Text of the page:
Stories Talk | Presentation Skills and Effective Storytelling
He converted his Achilles heel into a symbol of global admiration and recognition.
By Alexandros Theodoropoulos
As human beings, we do not always design our fate and we usually don’t know what’s coming. Vaggelis’ mother was one of the unlucky ones being pregnant during the unprecedented times that followed the Chernobyl disaster of 1986, at a time where lots of parents expressed serious fears about their unborn or newborn children and the high possibility that their health would be affected by the expanding radiation.
Soon after his birth Vaggelis was diagnosed with an aggressive type of cancer that according to the doctors could have possibly derived from emitted radioactivity to which he had been exposed to through infected food. He was sent to Boston to undergo surgery, where it turned out that amputation of his right arm was required to save his life.
He lost his right arm at the age of three months.
Today, 33 years later, he is the only one-armed boxer in the whole world and one out of the three one-armed athletes in combat sports.
After giving a battle with a destiny that he never chose, he achieved worldwide recognition for his exemplary sportsmanship and determination.
Despite early problems of his childhood due to his handicap, he accepted it at the early stages of his life and managed to step forward really quickly into building a strong and “almost naughty” – as he says – character that allowed him to face problems with strength and determination.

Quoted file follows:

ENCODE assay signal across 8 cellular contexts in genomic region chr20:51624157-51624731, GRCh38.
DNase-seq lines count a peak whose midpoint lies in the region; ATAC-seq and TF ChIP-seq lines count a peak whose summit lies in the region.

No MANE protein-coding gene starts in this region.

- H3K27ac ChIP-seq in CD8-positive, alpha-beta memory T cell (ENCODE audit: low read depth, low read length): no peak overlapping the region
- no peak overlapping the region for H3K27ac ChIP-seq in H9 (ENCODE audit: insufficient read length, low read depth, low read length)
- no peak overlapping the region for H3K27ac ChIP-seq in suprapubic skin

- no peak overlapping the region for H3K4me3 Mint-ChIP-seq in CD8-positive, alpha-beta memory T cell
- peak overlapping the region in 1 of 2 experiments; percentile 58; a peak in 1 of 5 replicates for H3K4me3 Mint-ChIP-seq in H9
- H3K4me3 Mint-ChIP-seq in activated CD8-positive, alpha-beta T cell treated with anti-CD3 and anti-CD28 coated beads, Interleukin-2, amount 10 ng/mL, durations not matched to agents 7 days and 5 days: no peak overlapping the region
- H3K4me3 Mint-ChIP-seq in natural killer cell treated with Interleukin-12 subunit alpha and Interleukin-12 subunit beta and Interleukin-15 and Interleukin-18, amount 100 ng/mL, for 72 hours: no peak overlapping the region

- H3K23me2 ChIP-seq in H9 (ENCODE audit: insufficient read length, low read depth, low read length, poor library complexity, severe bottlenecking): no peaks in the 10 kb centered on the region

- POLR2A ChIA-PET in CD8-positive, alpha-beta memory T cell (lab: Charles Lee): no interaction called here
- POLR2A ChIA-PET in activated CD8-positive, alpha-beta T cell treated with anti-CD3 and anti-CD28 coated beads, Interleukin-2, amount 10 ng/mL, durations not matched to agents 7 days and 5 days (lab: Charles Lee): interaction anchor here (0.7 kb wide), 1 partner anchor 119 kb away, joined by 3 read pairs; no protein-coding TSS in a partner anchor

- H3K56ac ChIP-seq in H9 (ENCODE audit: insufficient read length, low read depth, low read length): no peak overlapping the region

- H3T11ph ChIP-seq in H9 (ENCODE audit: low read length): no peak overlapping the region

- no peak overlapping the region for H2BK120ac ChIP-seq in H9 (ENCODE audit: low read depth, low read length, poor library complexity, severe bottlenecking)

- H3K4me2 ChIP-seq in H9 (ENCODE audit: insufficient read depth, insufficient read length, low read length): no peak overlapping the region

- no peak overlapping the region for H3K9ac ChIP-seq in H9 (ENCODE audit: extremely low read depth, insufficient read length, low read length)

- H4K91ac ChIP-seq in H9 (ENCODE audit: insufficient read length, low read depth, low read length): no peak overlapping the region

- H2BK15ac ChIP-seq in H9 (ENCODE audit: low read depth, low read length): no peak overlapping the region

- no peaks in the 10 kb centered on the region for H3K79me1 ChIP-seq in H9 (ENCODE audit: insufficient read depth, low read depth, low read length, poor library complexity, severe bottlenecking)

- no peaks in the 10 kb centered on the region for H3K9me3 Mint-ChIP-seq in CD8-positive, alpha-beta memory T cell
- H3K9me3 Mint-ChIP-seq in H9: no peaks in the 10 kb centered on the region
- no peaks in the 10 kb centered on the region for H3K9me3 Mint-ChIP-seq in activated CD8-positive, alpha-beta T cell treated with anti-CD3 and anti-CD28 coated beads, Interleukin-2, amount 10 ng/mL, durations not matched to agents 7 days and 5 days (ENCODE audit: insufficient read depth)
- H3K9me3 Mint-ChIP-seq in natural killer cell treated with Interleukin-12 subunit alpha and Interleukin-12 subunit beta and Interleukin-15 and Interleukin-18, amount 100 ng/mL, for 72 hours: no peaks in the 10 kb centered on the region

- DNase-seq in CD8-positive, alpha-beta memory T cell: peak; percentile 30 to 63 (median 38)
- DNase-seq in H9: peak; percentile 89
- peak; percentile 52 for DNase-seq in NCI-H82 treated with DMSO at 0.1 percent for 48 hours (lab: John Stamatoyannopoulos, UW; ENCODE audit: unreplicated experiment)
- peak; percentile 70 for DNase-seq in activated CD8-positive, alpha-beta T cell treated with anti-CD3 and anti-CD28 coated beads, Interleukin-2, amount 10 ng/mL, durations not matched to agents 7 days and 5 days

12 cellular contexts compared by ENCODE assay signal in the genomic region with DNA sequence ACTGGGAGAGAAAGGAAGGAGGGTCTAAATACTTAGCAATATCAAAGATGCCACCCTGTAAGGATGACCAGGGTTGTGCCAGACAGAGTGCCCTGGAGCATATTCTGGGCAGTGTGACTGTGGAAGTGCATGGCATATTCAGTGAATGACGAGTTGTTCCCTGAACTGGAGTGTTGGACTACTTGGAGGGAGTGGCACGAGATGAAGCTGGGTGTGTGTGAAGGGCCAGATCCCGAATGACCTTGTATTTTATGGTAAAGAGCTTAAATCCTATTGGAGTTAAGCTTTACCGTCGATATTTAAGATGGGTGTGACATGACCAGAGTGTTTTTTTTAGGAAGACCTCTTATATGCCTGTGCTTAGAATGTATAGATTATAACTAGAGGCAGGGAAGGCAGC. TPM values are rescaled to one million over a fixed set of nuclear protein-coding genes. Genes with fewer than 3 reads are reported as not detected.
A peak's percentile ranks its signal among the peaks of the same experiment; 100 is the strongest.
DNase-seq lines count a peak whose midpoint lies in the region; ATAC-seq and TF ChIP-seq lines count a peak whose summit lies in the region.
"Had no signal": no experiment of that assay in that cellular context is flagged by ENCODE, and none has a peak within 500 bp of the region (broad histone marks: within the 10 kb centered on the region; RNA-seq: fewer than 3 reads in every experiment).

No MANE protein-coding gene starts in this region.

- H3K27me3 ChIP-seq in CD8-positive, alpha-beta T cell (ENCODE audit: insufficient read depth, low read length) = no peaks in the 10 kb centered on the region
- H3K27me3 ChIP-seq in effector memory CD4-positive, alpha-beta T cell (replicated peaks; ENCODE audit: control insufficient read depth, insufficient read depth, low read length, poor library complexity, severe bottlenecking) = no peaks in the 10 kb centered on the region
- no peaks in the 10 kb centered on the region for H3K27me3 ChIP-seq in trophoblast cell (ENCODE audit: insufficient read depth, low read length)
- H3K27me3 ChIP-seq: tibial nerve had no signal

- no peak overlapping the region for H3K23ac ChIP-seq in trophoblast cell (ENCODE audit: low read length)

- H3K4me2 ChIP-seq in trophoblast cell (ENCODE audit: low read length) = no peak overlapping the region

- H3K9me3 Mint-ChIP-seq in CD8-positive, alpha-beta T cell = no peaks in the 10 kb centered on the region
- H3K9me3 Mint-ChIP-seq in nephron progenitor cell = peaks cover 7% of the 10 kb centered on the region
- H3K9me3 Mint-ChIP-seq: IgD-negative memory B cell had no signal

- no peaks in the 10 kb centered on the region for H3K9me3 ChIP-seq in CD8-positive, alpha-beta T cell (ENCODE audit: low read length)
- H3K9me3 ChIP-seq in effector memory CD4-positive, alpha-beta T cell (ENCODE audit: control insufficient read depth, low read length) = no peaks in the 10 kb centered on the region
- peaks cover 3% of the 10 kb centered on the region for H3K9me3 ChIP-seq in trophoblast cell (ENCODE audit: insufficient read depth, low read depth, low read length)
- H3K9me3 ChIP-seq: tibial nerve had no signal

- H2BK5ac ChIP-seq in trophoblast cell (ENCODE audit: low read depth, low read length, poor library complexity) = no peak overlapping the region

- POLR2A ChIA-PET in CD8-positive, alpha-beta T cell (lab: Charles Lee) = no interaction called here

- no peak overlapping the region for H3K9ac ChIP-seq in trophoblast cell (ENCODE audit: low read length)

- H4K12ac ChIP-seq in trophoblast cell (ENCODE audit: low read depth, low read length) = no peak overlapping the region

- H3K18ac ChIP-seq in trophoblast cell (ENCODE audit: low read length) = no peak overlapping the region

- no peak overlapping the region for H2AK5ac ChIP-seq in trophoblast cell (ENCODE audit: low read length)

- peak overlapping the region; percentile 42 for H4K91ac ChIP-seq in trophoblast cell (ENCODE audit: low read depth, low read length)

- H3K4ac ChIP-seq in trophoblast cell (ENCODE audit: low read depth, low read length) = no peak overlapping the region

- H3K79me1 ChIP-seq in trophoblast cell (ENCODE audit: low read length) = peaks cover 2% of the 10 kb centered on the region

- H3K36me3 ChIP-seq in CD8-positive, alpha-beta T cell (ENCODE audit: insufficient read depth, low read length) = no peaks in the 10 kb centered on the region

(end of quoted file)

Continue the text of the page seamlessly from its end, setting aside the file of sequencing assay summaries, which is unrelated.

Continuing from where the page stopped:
As it happens with a lot of diverse children, Vaggelis was a victim of bullying in his early years at school. He recalls being labeled as Captain Hook when he put on a prosthetic arm which had only three fingers.
After the difficult times of his childhood a number of personal matters led him to leave Greece for the sake of the United Kingdom at 21 years old. In Nottingham, incited by his first boxing coach, Toni Lange, he chose to do boxing or as he later stated: “boxing chose him”.
After hard training, he surpassed all physical and psychological difficulties and soon became a pro boxer acknowledged for his mettle and resilience to fight in the ring with one arm versus able-bodied athletes.
Today, he has been fighting as a professional for more than 10 years and has won most of his fights under the nickname of “Cobra”. He has also won the belt of the well-known fight show “No Limits” in Athens.
Since his return to Greece, he has been teaching boxing to young people and children in the boxing team of AEK, one of the biggest athletic associations in Greece.
He is the first boxing coach in Greece to have taught boxing to disabled people like people in wheelchair.
He says that doing boxing and teaching boxing are totally different things. He believes that as a coach you have to be able to respond to the different needs of your athletes and to comprehend and analyse their psychology – which might be totally different to what it was yours as a player.
“I don’t only speak for myself. I am currently representing a number of young people who take me as an example. I am coaching children who through sports can explore themselves and achieve important changes to their physicality, their psychological well-being and their characters. I am so happy because all my athletes have learnt to respect their opponent and be good persons.”
Vaggelis himself managed to stay strong throughout difficulties and setbacks and chose sports as his final redemption. He found his lost self-confidence of his childhood and he is now able to compare what life gave him to what it took back from him.
“The most important thing is to try to be a sports paradigm for young children. Winning is not the most important of all, but to fight, yes, it is”, he says.
At a very young age, Vaggelis asked his grandma what it actually means to be handicap. He then suggested giving a name to his arms.
His grandma told him that they would name the left as “wind” and the amputated right as “cloud”.
Apparently that “wind” is the blowing wind that led him to the road of success. A road in which he is currently putting his student athletes.